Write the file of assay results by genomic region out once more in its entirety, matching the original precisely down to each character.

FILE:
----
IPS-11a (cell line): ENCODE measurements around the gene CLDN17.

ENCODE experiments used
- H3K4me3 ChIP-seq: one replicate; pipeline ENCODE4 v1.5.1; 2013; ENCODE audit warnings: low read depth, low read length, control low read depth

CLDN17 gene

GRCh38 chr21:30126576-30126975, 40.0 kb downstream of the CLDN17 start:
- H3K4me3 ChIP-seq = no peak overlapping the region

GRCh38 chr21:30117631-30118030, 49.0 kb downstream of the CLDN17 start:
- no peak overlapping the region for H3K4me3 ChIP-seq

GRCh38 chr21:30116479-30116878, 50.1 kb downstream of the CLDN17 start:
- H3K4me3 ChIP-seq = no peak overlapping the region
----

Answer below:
IPS-11a (cell line): ENCODE measurements around the gene CLDN17.

ENCODE experiments used
- H3K4me3 ChIP-seq: one replicate; pipeline ENCODE4 v1.5.1; 2013; ENCODE audit warnings: low read depth, low read length, control low read depth

CLDN17 gene

GRCh38 chr21:30126576-30126975, 40.0 kb downstream of the CLDN17 start:
- H3K4me3 ChIP-seq = no peak overlapping the region

GRCh38 chr21:30117631-30118030, 49.0 kb downstream of the CLDN17 start:
- no peak overlapping the region for H3K4me3 ChIP-seq

GRCh38 chr21:30116479-30116878, 50.1 kb downstream of the CLDN17 start:
- H3K4me3 ChIP-seq = no peak overlapping the region